Through the creation and use of various laws, the state sets out to prop up major ISPs because they lobby them to do so. This happens so often that there are actually terms for these government-created barriers ranging from red tape to making it outright illegal to compete with the monopolies.
These barriers were covered in an analysis by Craig Settles, a broadband consultant who works with cities to create municipal networks. There are three different “categories” of state law banning broadband competition. There are “If-Then” laws, which have some requirements for local networks such as a voter referendum or a requirement to give telecom companies the option to build the network themselves, rather than restrictions (some are easier to meet than others). Then there are “Minefield” laws, which are written confusingly so as to invite lawsuits from incumbent ISPs, financial burdens on starting new a network, or other various restrictions. Finally, you’ve got the outright bans.
“I look at all of these laws as subverting the democratic process. In all cases, they’re nullifying or subverting the ability for local communities to make their own decisions,” Settles said. “It’s also a bastardization of the free market process that incumbents say the laws are in defense of. In reality, if 10,000 people in a community decide their services are crap, then they can decide, as a market, to take their money and find or create another provider.”
The reality of Net Neutrality is that it is an attempt at putting a government-funded band-aid on a government-created wound and its proponents have no problem admitting to it.
For those that aren’t familiar, Free Press is the George Soros-funded net neutrality group who essentially wrote the “Open Internet Order” (OIO) regulating the Internet, passed by the FCC in 2015. Free Press is even mentioned 46 times in the actual legislation.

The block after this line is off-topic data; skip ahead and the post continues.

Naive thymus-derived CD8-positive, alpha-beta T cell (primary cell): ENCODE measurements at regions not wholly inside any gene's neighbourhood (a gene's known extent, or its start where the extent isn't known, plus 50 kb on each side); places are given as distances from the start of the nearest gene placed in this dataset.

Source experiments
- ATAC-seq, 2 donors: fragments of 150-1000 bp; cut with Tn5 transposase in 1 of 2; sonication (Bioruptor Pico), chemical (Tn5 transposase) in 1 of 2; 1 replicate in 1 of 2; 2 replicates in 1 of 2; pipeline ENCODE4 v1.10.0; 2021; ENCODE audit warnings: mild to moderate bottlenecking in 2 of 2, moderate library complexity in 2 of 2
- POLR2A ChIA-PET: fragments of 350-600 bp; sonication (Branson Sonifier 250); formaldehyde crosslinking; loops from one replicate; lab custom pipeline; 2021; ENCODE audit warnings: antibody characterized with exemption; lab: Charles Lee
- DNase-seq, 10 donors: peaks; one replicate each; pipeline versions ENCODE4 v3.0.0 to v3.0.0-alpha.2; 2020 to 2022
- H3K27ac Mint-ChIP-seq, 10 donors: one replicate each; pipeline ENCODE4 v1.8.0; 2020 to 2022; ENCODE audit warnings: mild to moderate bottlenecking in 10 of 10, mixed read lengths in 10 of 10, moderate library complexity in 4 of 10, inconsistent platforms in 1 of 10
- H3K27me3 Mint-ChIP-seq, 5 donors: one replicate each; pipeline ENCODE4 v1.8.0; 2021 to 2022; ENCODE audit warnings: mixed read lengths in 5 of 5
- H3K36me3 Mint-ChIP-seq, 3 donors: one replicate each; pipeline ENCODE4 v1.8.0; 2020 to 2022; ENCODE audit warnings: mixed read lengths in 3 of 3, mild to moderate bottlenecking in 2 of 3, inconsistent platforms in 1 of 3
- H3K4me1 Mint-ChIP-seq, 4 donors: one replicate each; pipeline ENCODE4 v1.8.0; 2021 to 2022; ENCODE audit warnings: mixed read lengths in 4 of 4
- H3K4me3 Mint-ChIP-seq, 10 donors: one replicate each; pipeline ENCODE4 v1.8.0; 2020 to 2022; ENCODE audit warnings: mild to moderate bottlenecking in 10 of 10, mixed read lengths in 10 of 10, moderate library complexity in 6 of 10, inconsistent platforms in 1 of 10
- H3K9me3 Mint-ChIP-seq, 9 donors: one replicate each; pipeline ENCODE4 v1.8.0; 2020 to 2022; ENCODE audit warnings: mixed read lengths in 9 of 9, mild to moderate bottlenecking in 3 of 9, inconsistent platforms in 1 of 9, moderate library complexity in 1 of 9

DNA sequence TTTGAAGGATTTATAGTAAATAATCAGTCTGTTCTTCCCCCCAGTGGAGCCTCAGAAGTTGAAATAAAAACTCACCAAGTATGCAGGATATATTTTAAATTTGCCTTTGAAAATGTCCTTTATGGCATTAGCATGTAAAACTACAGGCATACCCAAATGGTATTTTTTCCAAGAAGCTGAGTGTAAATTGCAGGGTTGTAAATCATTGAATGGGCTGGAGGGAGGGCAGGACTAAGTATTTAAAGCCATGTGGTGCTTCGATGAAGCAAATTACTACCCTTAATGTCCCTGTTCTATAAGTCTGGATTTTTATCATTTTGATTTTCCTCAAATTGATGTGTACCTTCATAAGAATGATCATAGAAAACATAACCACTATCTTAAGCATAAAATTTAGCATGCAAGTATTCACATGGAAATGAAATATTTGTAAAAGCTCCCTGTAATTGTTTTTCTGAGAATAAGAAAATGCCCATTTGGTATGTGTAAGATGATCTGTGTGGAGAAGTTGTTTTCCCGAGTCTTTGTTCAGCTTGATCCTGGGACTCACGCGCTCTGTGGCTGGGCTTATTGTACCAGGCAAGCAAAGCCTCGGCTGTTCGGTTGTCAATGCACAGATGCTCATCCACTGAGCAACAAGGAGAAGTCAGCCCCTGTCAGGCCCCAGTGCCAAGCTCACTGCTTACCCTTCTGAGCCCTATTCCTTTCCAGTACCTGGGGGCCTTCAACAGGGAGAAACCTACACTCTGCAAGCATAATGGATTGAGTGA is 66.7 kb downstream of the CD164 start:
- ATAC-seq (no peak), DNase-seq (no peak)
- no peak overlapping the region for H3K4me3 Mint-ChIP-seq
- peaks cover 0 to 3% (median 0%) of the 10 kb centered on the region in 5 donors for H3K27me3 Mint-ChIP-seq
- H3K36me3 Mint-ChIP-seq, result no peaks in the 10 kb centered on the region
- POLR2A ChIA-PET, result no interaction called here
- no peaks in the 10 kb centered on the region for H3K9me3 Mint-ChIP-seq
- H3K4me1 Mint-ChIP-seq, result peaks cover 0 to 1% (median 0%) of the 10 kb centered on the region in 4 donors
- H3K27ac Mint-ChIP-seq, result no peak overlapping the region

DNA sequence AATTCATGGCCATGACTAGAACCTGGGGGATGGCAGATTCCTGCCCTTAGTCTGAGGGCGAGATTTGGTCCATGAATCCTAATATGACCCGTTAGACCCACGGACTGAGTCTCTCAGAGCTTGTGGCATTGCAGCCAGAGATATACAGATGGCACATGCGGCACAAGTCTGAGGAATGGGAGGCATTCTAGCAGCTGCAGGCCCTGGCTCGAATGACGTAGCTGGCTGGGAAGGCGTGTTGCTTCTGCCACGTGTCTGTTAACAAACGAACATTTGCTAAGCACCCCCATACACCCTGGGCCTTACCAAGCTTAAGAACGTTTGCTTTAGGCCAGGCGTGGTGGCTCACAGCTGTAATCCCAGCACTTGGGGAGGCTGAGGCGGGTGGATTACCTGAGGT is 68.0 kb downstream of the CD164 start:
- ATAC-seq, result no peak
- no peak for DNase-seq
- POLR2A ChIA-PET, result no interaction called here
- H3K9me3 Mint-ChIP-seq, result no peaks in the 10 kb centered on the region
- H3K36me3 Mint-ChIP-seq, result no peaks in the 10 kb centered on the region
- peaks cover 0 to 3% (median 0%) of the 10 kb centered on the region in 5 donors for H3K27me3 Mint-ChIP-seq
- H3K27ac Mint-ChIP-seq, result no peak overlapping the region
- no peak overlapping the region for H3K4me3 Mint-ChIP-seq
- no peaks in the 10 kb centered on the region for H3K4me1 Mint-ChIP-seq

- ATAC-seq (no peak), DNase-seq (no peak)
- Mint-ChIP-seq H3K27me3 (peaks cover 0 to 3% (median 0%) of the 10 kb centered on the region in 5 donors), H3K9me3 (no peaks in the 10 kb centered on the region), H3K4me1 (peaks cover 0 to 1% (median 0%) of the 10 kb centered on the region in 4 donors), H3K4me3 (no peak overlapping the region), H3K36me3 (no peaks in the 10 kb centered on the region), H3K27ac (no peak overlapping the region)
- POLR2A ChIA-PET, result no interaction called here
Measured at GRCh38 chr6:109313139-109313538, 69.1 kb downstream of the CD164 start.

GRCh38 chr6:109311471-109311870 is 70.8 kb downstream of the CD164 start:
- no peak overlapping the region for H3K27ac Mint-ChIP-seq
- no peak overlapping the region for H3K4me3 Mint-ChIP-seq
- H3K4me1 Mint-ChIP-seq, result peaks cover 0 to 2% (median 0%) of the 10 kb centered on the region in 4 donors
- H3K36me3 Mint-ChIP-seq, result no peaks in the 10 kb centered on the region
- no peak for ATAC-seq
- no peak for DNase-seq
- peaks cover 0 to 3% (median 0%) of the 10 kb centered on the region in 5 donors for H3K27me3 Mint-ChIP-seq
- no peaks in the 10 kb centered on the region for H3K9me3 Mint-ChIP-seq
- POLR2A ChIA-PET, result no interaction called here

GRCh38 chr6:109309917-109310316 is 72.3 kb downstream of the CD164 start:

Free Press advocates for the theft of the infrastructure that was funded by private companies to make the internet a public resource or a right.
“What we want to have in the US and in every society is an Internet that is not private property, but a public utility. We want an Internet where you don’t have to have a password and that you don’t pay a penny to use. It is your right to use the Internet,” Robert McChesney, one of the founders of Free Press, stated.
While “free stuff” is an easy sell to those who don’t understand economics, the reality is it doesn’t exist. Consumers will most certainly be hit the hardest and the ISPs and the state will win. One need only look at how the insurance companies lobbied for Obamacare and the massive windfall they reaped as a result, along with the skyrocketing prices of healthcare for the rest of the country with dwindling coverage, to get a glimpse of where this legislation will lead.
If the socialist idea of stealing the product of the free market for use in the state doesn’t deter you from supporting it, consider the dystopian and outright unsecured nature of the government owning and operating the internet.
Not only do public utilities fail to ever innovate, but they are also notoriously horrible at protecting your privacy.
As FEE points out, when the Office of Personnel Management held the personal data of 21.5 million people, it was an easy target for hackers seeking access. The list of government agencies compromised by hackers continues to grow. Imagine if everyone’s personal information, including emails, browser history, and the data stored on “cookies” on computers was stored in one giant government entity that runs the Internet.
There are two clear paths the Internet might take, depending on which sides wins this battle over having a truly free, private Internet or one controlled by the government as a public utility. While the free market always supports innovation and consumers’ choices, government control has only led to corruption and inefficiency in all entities it controls.
Supporters have communicated exactly what they want. There can be no confusion about what the net neutrality agenda is all about: supporters of net neutrality demonize Internet service providers in their populist arguments for government control. But if they win their dream, consumers will be the real losers in this battle over Internet control.
If we really want to stop these mega-ISPs from controlling the web, granting them a government monopoly on the information exchange is the last thing we need to do. To truly have a free and open internet, we need to get government out of it altogether.